Blimey, I had no idea shaving foam in messy play was so popular. They used it once at our childrens centre and I thought bit was bizarre-it is so obviously an adult product and I wouldn't want prolonged contact with it myself even when I'm using it. Surely there are plenty ofmore apappropriate messy activities they could be running? YANBU

ShineSmile Tue 17-Jun-14 21:52:47

It is ridiculous! Who thought of using shaving foam for messy play? Wth?! Children put everything in their mouth, why would you purposefully let them play with chemicals? It is absolutely ridiculous and really should be banned!

Tanith Wed 18-Jun-14 16:13:52

Depends on the brand. Some are just soap, some are specially formulated. It is lots of fun to play with, but you do need to be careful with younger children and watch out for potential allergies.

FreeSpirit89 Wed 18-Jun-14 17:28:29

I volunteer at my local children's center and there's usually a try with shaving foam in for the kids. But there are many other activities too. Could you not encourage your DC to play with something else?

I think YABU to think they shouldn't have the activity though.

WooWooOwl Wed 18-Jun-14 17:36:17

Were there other activities available that your son could do?

If there were, then I don't see the problem. You have identified an allergy, so now you know you need to keep your child away from that particular activity. You can't expect them to stop using it altogether. It would be reasonable to expect them to provide gloves for children who would still be able to play with the foam if they were wearing gloves though. That's what we used to do at my nursery for children who didn't like the feel of certain messy play activities as they would often still get the benefit if they outdo cover their hands.

k311i Wed 18-Jun-14 18:45:54

It was the only activity provide except for free play. Gloves or aprons would have been nice but not provided.
There are lots of alternative activities that can be provided for messy play but rarely is it anything other than shaving foam.
The centre manager called today and asked what I thought they should do to resolve it. Apparently the group leader is only there to do paper work and open the door. No responsibility as to the health and safety of anyone attending.
I suggested the alternative Kids Spray Foam soap that missda (thank you) sent a link for. Sadly similar ingredients but at least it's a product design for kids.
Looking at alternative activities and groups for my son.

KnackeredMuchly Wed 18-Jun-14 19:41:39

What an odd product to use! I would have thought messy play items be somewhat edible?

KnackeredMuchly Wed 18-Jun-14 19:42:56

Could you take spray cream with you?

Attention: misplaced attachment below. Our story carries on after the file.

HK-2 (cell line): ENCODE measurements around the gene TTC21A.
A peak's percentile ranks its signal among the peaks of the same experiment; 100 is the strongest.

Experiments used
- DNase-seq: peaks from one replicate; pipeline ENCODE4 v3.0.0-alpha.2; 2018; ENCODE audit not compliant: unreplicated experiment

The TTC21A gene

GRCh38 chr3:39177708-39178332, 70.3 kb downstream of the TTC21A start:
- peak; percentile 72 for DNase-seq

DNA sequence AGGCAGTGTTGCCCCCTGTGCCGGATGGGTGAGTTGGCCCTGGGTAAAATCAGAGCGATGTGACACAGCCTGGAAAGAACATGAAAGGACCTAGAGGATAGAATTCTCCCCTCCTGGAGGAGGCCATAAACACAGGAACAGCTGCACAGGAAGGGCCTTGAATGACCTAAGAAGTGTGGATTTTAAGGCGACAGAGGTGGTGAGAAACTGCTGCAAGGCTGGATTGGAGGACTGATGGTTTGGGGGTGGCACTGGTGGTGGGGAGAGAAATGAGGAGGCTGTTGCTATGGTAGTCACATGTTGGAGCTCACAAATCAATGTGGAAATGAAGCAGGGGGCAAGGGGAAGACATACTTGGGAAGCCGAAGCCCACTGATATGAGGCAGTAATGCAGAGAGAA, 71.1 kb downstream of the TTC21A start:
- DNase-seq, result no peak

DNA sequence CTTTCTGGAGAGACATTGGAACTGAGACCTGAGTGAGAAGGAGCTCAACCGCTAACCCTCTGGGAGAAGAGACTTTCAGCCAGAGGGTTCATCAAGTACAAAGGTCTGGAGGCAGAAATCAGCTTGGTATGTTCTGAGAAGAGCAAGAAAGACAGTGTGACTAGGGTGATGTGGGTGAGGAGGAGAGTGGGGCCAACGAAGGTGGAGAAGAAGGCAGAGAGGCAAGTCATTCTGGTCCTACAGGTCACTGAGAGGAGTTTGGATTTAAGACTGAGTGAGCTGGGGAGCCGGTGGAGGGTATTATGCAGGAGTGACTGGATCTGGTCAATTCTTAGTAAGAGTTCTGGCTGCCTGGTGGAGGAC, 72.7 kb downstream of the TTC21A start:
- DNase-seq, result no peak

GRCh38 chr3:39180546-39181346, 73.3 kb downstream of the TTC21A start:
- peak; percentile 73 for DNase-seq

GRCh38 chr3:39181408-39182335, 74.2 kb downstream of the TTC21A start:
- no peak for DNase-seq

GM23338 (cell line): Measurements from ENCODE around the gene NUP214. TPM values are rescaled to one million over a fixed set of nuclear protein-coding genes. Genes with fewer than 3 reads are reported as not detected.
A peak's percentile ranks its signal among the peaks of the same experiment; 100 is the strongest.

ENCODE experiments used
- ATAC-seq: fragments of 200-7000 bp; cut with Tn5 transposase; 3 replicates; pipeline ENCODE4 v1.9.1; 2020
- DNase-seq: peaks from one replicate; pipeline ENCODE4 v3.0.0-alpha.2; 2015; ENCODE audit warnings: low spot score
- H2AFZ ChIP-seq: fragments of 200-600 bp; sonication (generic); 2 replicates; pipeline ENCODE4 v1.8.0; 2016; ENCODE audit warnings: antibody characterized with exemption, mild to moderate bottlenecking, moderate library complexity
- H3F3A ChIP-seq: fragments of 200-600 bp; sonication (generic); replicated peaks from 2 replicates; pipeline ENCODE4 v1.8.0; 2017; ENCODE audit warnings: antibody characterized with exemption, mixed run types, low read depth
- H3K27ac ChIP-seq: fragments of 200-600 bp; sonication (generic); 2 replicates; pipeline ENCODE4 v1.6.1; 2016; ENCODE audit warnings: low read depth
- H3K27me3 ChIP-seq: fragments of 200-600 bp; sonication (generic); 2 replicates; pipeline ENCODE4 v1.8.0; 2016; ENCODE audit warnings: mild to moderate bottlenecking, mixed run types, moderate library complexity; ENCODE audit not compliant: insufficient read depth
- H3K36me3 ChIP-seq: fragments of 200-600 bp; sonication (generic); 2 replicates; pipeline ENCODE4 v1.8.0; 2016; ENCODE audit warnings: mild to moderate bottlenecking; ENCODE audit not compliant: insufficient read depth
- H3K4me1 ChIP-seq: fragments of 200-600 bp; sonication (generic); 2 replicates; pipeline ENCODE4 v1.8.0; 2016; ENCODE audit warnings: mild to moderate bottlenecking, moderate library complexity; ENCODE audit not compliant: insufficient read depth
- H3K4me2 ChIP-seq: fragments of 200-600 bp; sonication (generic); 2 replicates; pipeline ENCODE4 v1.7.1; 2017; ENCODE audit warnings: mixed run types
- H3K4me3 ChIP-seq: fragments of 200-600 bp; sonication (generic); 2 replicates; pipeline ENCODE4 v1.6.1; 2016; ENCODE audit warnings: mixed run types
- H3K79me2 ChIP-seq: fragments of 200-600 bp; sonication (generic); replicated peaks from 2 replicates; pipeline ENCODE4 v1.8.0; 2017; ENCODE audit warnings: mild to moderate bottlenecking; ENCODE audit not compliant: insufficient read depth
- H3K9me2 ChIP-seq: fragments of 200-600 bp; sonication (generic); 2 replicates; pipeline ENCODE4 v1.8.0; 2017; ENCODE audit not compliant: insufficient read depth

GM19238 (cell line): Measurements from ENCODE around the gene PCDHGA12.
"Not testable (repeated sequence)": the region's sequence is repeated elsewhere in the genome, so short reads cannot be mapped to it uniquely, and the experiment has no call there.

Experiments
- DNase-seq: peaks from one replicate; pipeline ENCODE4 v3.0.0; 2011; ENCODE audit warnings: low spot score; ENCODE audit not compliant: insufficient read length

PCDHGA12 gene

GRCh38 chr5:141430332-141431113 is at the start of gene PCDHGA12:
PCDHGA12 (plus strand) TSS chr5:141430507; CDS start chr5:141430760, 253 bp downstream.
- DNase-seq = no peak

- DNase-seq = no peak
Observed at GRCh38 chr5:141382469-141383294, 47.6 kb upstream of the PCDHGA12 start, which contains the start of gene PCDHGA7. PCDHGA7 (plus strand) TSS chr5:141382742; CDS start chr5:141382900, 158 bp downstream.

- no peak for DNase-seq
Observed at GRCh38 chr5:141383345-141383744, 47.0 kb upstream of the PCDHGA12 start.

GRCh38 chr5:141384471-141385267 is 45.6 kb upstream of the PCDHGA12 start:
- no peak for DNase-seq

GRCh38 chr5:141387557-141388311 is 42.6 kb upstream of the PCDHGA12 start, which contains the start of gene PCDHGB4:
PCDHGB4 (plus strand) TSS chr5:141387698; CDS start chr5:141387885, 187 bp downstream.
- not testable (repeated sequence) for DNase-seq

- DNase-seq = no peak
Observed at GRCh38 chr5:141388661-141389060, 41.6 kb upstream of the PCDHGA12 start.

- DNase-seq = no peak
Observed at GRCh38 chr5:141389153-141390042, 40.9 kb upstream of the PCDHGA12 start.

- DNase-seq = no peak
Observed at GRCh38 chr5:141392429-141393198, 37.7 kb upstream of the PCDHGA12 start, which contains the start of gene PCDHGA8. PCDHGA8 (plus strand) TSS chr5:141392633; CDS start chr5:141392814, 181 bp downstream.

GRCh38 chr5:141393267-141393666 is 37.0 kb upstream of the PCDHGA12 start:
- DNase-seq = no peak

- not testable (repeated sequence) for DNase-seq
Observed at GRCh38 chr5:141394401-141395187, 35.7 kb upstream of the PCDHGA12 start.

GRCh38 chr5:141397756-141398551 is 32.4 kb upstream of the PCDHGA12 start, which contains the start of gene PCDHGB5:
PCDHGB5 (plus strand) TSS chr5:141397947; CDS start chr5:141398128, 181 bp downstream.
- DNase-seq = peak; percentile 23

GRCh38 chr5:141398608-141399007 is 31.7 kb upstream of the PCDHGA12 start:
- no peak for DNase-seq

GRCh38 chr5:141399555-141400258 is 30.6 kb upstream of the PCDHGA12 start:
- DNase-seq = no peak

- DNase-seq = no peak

Firsttimer7259 Wed 18-Jun-14 19:45:10

You could suggest they use squirty cream instead. Much yummier

Hissy Wed 18-Jun-14 20:29:45

Shaving Foam?


They never did that at the Montessori..


k311i Thu 19-Jun-14 10:42:27

Back at the doctors again today. Shaving foam has appeared to open an avalanche of issues and now my sons face is swollen.
Edible messy play product would make more sense to me but then there are kids with dairy allergies etc so it's hard.
My sons more interested in sitting up the activity table like a big boy than the actual activity so even if they had an alternative table with crayons and paper on, he'd always choose colouring over anything.

fluffymouse Thu 19-Jun-14 10:48:21

Tbh this sounds like a bit of a non issue. There are other activities on offer, it is up to you as a parent to guide him to what is safe for him.

By avalanche of issues you mean an allergic reaction that includes a rash, and some facial swelling, but not threatening his airway?

Medication 'to keep his airway open' is a bit overdramatic. I'm assuming you are referring to antihistamine tablets, which wouldn't have any significant effect on his airway.

k311i Thu 19-Jun-14 11:02:43

Those were the doctors words when he gave me the meds. Sorry that it sounds a bit over dramatic to you. And no they're not antihistamines, he takes them aswell.

ChuffinEllAsLike Thu 19-Jun-14 11:02:52

My son is allergic to shaving foam and other messy play things.

They just dont use them when he is there. Theres a million other thinbs that they can use, and they do. No one misses out.

I hate this 'what if they are allergic to paint or play doh, should they all miss out?' Bullshit. No one misses out, you just have to plan it differently. It would be a different story if it was your kid being excluded because of immune issues that were out if their control. hmm